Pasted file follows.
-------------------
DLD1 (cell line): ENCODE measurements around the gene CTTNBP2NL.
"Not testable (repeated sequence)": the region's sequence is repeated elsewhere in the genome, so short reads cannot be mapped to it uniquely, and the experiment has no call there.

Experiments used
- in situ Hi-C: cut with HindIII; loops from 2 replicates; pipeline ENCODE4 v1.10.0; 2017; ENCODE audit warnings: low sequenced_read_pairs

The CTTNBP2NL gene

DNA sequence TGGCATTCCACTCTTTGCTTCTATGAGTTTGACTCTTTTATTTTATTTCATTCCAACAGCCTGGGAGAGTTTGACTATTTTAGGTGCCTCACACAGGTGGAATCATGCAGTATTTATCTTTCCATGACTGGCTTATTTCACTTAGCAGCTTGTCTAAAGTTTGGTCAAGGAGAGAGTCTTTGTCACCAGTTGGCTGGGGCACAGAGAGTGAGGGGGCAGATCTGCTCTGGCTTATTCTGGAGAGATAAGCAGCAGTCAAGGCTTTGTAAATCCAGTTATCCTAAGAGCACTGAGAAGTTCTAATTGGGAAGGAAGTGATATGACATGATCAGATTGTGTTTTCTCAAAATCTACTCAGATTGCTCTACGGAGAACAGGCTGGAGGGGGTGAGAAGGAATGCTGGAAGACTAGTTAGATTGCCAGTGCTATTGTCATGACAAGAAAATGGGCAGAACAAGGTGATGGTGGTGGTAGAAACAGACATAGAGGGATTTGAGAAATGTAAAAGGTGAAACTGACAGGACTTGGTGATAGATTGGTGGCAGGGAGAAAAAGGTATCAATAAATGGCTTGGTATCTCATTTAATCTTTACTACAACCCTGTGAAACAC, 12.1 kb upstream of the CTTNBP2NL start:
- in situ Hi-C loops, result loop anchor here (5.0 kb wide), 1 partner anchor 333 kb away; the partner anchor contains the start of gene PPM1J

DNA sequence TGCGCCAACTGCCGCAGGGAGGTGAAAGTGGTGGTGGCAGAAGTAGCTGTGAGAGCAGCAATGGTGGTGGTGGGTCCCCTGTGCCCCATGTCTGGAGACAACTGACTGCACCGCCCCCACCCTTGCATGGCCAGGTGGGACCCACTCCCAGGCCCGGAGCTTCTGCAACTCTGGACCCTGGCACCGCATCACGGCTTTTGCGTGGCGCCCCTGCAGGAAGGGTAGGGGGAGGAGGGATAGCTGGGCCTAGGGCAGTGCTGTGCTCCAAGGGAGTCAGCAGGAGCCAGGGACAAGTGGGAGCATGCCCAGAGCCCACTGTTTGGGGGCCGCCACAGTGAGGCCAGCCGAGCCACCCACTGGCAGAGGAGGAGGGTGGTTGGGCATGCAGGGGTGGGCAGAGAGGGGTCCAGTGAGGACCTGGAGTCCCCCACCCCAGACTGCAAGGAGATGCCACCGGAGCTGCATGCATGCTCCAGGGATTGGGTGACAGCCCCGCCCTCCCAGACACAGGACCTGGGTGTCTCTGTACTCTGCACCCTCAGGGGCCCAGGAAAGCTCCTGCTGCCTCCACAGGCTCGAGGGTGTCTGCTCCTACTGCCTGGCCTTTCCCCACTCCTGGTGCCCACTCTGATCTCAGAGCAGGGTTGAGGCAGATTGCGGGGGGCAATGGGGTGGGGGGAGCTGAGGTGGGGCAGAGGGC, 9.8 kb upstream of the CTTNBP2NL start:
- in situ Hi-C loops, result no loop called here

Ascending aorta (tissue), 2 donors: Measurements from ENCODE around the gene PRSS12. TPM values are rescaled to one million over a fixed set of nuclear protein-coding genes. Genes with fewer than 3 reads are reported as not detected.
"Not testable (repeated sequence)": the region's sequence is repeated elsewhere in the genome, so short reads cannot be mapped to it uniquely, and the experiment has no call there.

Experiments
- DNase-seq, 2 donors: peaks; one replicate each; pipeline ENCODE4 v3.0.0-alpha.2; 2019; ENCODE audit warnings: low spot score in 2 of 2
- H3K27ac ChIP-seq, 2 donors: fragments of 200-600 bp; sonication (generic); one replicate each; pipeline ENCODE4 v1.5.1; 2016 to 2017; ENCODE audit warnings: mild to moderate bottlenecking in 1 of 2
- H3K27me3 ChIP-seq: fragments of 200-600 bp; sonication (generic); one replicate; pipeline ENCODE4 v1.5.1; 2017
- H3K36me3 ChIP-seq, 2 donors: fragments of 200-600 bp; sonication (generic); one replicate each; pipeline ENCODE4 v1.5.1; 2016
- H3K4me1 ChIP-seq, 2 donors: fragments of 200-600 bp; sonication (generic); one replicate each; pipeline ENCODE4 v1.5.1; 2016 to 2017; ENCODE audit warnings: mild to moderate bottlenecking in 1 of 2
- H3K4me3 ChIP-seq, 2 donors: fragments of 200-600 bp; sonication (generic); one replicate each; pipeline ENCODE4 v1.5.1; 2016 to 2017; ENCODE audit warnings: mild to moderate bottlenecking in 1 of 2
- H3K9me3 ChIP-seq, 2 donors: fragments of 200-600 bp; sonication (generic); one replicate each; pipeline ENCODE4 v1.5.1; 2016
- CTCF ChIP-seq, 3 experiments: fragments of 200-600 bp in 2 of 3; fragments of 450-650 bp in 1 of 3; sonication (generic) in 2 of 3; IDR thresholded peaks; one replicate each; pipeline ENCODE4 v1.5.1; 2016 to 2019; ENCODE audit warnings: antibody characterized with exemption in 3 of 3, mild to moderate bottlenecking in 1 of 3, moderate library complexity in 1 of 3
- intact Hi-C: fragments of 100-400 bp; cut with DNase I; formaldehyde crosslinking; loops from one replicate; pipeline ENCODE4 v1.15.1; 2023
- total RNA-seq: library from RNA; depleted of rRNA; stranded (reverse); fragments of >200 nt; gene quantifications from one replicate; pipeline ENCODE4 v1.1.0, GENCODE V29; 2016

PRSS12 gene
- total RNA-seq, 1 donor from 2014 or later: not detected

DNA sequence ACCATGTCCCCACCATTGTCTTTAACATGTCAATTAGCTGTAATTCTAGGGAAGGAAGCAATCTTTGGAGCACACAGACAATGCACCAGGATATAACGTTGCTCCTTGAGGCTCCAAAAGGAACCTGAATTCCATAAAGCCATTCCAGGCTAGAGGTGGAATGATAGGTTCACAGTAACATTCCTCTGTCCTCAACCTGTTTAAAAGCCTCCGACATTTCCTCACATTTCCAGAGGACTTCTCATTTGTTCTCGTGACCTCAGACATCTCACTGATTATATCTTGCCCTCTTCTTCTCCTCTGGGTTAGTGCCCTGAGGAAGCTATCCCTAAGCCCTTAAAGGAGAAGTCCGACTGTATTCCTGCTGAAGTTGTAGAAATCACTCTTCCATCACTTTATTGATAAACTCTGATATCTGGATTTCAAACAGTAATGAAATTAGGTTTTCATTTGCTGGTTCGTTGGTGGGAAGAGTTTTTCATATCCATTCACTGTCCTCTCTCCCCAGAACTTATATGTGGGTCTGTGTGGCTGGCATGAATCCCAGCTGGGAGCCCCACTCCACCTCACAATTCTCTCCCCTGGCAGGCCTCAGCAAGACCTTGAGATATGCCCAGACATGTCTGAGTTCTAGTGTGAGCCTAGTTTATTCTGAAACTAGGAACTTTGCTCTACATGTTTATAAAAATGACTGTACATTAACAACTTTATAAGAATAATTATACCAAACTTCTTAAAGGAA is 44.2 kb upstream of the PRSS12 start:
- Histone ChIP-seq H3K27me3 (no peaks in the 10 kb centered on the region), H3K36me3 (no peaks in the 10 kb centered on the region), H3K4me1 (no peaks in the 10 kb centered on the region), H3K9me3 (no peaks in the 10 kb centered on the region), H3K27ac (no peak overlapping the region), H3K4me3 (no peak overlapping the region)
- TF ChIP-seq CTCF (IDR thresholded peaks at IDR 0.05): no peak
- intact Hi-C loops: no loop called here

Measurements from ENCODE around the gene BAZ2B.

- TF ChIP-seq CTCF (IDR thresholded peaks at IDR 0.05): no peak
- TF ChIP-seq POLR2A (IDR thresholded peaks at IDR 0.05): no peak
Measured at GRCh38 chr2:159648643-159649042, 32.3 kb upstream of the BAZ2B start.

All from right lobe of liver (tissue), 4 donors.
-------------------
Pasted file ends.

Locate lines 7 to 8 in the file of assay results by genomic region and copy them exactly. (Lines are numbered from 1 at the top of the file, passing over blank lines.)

- in situ Hi-C loops, result loop anchor here (5.0 kb wide), 1 partner anchor 333 kb away; the partner anchor contains the start of gene PPM1J

DNA sequence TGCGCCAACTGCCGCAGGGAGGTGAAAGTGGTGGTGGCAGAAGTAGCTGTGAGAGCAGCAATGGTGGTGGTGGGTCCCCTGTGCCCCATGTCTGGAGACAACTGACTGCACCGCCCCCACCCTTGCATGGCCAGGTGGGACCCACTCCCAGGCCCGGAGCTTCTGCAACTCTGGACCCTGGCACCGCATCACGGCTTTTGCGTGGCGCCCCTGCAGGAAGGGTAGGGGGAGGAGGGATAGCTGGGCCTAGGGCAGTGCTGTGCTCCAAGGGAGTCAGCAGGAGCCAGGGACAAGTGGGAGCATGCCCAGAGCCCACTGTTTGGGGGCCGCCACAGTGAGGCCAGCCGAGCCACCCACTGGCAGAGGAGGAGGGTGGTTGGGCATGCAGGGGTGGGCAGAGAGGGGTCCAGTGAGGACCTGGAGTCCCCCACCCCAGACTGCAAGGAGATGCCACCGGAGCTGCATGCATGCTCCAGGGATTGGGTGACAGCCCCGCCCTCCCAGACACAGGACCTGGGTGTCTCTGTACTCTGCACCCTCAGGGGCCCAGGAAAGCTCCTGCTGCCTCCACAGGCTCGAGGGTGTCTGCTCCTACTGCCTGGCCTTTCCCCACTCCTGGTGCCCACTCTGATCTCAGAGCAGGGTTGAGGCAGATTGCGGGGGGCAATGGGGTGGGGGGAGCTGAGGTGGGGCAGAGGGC, 9.8 kb upstream of the CTTNBP2NL start: